Posted on

Giulietta Simionato

“If I had it to do all over again, I wouldn’t become a singer. I suffered too much.”

Demonstrations: Samson, Trovatore

Giulietta Simionato in an aria from Samson et Dalila, in Opera Fanatic.

Born in 1910 on Sardinia, Simionato won a singing contest in Florence, in 1933. From 1936 she was under contract to La Scala as a cover and comprimaria (performer of supporting roles) but was not thought to have the voice of a leading singer. After 11 years she was “discovered” there when she was assigned Mignon. Although the audience had come not to hear her but the new star, Di Stefano, her performance was thought a revelation. She emerged as a leading mezzo, appearing in London, Paris, Berlin, Munich, Vienna, Brussels, New York, Chicago, Mexico City, Buenos Aires and Rio, also at festivals in Holland and at Verona, Glyndebourne, Edinburgh and Salzburg. Her recordings include Matrimonio segreto, Cavalleria, Cenerentola, Barbiere, Italiana, Trovatore, Favorita, Rigoletto, Gioconda, Suor Angelica, Falstaff, Aïda, Adriana, Ballo, Forza, Carmen, Orfeo, Ugonotti, Norma, Bolena and Medea.

Simionato as Amneris
Simionato as Amneris

When a comprimaria, Simionato married a Scala violinist. In the early 50s she allegedly had an affair with bass-baritone Mario Petri. She told me, however, that they merely simulated the affair so she could force a divorce and that Petri used her to advance his career. She had a long affair with an eminent doctor, whose wife, according to Simionato, was “manic depressive and a little out of her mind. He couldn’t ask her for a divorce because she was incapable of understanding and of giving her consent.” In 1965, on the death of the wife, Simionato married the doctor and, in 1966, gave up her career. After his death she married an old friend, who died in 1996.

Simionato had top notes many sopranos might envy. A voice teacher warned her not to be tempted by soprano parts, maintaining that, “The color of your voice is typical of mezzo-sopranos, and it’s the color that determines the category, not the range.” She came to think of herself as a falcon*—a hybrid between soprano and mezzo—and triumphed in the falcon role of Valentina in Ugonotti (La Scala, 1962). Unlike Cigna, Simionato’s voice was mellow rather than penetrating.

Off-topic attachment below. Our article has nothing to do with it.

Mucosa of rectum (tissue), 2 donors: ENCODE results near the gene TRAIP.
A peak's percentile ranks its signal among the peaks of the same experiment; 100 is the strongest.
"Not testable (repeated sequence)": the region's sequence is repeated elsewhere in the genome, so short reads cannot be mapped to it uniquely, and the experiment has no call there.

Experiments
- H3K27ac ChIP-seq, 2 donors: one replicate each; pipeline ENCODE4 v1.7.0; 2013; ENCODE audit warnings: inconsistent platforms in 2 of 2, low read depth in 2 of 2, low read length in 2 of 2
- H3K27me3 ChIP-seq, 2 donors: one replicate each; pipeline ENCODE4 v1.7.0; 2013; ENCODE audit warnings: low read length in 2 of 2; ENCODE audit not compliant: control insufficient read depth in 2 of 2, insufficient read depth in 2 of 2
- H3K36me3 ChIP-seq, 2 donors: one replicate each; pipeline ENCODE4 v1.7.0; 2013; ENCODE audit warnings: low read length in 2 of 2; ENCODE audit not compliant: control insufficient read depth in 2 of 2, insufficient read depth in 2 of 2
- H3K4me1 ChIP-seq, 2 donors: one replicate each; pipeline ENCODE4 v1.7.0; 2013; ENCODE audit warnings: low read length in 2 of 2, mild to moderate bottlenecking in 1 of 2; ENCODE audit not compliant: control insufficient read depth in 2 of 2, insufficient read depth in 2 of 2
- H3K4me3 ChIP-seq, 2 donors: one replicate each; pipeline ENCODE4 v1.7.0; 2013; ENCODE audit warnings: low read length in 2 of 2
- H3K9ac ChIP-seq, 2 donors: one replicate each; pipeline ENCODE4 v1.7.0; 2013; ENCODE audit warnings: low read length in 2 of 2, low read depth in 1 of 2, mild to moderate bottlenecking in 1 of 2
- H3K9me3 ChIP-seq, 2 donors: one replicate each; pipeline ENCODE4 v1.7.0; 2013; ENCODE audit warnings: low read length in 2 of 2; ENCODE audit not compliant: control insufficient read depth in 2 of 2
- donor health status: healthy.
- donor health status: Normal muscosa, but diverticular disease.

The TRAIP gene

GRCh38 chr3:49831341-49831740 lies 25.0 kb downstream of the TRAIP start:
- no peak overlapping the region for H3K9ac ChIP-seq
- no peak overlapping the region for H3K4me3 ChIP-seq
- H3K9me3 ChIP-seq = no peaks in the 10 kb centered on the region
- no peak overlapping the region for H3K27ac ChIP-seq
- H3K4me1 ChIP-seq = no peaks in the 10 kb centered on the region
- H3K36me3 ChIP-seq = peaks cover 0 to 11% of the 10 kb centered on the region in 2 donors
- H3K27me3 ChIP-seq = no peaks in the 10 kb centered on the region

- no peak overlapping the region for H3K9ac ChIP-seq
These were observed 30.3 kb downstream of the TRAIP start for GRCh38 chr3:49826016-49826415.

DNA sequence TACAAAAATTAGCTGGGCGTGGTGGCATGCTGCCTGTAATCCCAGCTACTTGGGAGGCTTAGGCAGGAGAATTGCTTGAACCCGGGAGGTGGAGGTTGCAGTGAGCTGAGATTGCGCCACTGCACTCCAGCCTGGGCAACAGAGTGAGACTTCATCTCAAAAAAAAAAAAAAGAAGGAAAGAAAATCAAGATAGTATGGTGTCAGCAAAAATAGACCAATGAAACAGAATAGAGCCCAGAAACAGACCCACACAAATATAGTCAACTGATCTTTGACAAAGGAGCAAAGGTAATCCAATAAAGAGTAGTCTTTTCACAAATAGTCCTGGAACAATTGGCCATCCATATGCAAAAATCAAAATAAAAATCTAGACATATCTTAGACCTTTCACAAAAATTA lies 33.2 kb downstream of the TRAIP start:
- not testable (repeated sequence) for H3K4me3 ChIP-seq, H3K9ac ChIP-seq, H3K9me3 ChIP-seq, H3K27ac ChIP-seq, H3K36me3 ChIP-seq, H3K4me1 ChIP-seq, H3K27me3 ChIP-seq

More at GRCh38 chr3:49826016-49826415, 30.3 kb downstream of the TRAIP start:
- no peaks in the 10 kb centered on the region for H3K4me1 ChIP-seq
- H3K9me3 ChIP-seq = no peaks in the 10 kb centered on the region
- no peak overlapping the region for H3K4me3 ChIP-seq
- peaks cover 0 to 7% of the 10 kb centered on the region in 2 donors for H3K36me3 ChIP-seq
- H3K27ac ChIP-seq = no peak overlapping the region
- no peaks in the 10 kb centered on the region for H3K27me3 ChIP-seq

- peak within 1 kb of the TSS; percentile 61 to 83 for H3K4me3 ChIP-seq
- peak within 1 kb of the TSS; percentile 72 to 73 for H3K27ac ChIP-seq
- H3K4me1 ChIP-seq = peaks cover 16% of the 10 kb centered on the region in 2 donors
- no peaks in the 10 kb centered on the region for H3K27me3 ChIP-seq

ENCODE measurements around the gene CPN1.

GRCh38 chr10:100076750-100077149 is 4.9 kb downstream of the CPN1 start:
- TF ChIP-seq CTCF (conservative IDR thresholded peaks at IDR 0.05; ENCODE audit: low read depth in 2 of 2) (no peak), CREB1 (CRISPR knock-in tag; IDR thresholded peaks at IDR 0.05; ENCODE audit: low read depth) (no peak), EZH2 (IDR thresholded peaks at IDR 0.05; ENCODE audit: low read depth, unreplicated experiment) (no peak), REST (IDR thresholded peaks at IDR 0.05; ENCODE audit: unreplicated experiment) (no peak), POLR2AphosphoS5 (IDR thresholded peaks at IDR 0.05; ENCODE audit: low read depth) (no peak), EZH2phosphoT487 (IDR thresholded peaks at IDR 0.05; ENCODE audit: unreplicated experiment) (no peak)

SZ: Have you always tried to use the same color of voice?

GS: Always.

SZ: Always?

GS: Always.

SZ: Did you always sing Azucena, for example, with the same color as Amneris?

GS: The color was always the same, except that with Azucena there was naturally always this kind of madness. She had experienced such a tragedy that there was something wild and unbalanced about her, whereas with Amneris there was the yellow color of jealousy. And since I am jealous by nature—I’m jealous of people, of my possessions, of my dog—without, however, overstepping that level where it becomes something pathological or morbid. I’m jealous in the good sense of the word. When I sang Amneris I was jealousy incarnate. At a certain moment she actually has these two unfortunates buried alive, who were guilty only of loving each other. But she didn’t want to permit this. There was jealousy in my voice, but the color was always the same. I couldn’t change it like the painter who changes the color in his painting with his brush. The color is what it is.

SZ: Can you compare your Santuzza with Lina Bruna Rasa’s?

GS: Bruna Rasa** had a beautiful voice, but the poor thing soon became a little demented. She was a favorite of Mascagni because he had written Cavalleria for a soprano, and he didn’t like it sung by mezzos. So when he heard me sing it, naturally he had his doubts. But afterwards, he said, “I didn’t believe that . . . I was wrong.”

SZ: Did Bruna Rasa use chest voice?

GS: Yes. She sang a [middle-voice] A with chest, for example, at “Io piango, io piango” [in “Voi lo sapete”]. I couldn’t, but she did. It was ugly, certainly, but she was able to do it because she had an emission that allowed it. Mascagni permitted her to do it. Another thing—Mascagni in his music always resolved at the passaggio [change of register]. He had a strange fondness for that note. Unfortunately, down there you can’t force or push your head voice. A singer with a long career in back of her might be astute enough to bring up chest resonance without damaging her voice, but most would not be able to do this. Without chest it just isn’t possible to resolve on those notes with enough force. Even in L’amico Fritz, all of Beppe’s arias finish on F-sharp, right in the middle of the passaggio.

SZ: Where is your passaggio?

GS: It’s F-sharp-for everyone, sopranos and mezzos alike. I don’t know about men because I’ve never looked into that.

[SZ: Counterexamples come to mind.]

Mezzo-Sopranos: A Breed Apart?

Stefan Zucker: I touched on the sexuality of mezzo-sopranos with Fedora Barbieri.

Giulietta Simionato: No comment.

SZ: How come?

GS: In her case, it was something beyond the normal. Naturally one person has this hunger and another doesn’t. Gabriella Besanzoni used to call any convenient stagehand into her dressing room between acts to do to her what she needed to have done because she said it was good for her voice.

SZ: And Gianna Pederzini?

GS: Pederzini was something else. She didn’t have a great voice but was a great artist, with great theatricality.

SZ: She didn’t only have Roberto Farinacci [one of Mussolini’s most notorious ministers; for information about the Pederzini-Farinacci relationship, go to Il trovatore.

GS: I don’t know if there were others. I didn’t know her well. With Farinacci it was official, and everybody knew it. He would write to the directors of the theaters and say, “Gianna has to do so many performances of this opera and so many of that,” and he specified her fees. During the fascist era she commanded, and that was that. However, she was an exceptional artist.